Apart from mortality (disease) and feed wastage, the feed efficiency of weaner and grower-finisher pigs is also affected by their thermal environment and how often and by how much they spend below their thermo neutral zone and the unseen consequences of immune system activation. By unseen I mean the pigs might look healthy, but factors such as dust and bacteria in the environment activate the immune system which affects nutrient partitioning and can lead to reduced growth and poorer feed efficiency. Dr Jae Kim of DAFWA is developing an on-farm test kit (strip) for estimating the immune status of growing pigs. Hopefully, this will enable this source of energetic loss to be quantified and reduced.
Feed wastage is an old issue. We know it occurs but really haven’t been able to quantify it or come up with reliable means of reducing it. It was previously often associated with poor feeder design and repair (lack thereof), but I’m not sure the latter is now the case and I certainly can’t recommend a feeder that has near zero wastage, but they might exist.
Feed wastage in the US has been related to the availability of feed from the pan (pan coverage) and recommendations (photos showing excessive and ideal pan coverage) exist for the ideal pan coverage to minimise feed wastage. I think suppliers of feeders are responsible for their effectiveness and ease of management and hopefully should have information of their wastage potential or lack of it. It is a real issue, but probably outside of the research arena.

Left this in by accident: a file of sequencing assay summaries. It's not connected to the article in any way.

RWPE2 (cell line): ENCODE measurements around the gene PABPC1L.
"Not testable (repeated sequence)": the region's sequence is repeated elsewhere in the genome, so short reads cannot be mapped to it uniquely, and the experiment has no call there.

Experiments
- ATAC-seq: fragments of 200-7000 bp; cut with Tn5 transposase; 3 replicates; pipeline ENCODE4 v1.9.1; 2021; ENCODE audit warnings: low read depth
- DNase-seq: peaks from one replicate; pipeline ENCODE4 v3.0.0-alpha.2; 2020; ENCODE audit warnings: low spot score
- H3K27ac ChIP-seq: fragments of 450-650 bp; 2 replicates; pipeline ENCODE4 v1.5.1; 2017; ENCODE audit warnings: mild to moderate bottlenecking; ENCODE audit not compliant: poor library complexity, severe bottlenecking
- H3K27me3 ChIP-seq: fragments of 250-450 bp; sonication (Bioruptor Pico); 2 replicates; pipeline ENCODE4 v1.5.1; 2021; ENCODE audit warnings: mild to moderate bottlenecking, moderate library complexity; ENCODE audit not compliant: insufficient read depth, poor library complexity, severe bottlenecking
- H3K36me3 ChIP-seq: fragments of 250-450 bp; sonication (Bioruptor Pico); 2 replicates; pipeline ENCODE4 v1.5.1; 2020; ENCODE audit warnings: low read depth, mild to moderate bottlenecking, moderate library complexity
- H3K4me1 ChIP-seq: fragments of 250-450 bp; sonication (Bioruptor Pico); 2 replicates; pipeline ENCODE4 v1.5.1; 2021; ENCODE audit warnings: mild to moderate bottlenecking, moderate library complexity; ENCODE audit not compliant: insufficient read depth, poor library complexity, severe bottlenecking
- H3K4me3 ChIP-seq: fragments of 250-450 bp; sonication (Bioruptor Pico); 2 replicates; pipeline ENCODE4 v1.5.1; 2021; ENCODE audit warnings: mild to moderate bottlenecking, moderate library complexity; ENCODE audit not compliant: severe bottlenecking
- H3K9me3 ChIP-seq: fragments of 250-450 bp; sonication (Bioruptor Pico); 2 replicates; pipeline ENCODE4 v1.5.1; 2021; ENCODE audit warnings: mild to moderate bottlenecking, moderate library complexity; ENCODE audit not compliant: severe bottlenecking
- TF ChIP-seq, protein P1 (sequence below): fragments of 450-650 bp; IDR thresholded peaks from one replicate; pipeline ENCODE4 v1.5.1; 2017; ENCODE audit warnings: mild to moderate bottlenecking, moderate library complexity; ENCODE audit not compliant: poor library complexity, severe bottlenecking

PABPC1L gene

In a Pork CRC report by Steve Wiedemann (FSA Consulting) on greenhouse gas emissions across 14 production units, feed wastage was estimated using BIGBAL. Estimated feed wastage ranged from 5.5 percent to 7.7 percent and interestingly represented between 33 percent and 43 percent of the volatile solids in the waste stream.
For the same herds, HFC on a live weight basis (assessed over 12 months) ranged from 2.4 to 3.2 and was a major factor contributing to GHG emissions. Indeed, GHG emissions (C02 equivalents) increased from 3.5 to 6.0 kg/kg live weight produced with increasing HFC from 2.4 to 3.2 – another good reason to improve HFC.
Target a HFC of 3.6 but on the understanding that it can be realistically reduced to 3.4 and below.
The second opportunity for reducing costs and increasing revenue is by increasing volume – that is the carcass weight sold/sow per year. The latter can be achieved by selling more pigs per sow/year and/or by increasing carcass weight.
Carcass weight is constrained largely by the market and Australia probably has the lightest average carcass weight in the world, which adversely affects the efficiency and cost of pork production throughout the supply chain. At the moment pig price tends to match or override the impact to the farm gate, but there is clearly plenty of inefficiency and cost built into our system because of our light carcass weight.
Although reproduction is not set by the market, we all know it is very hard to improve. Over some 10 years, born alive in Australia has increased by less than 0.8 piglets per litter and the number weaned (annually) by about 2.2 pigs per sow. The latter reflects the gradual increase in born alive and good farrowing house management and the management of sows and empty days in general.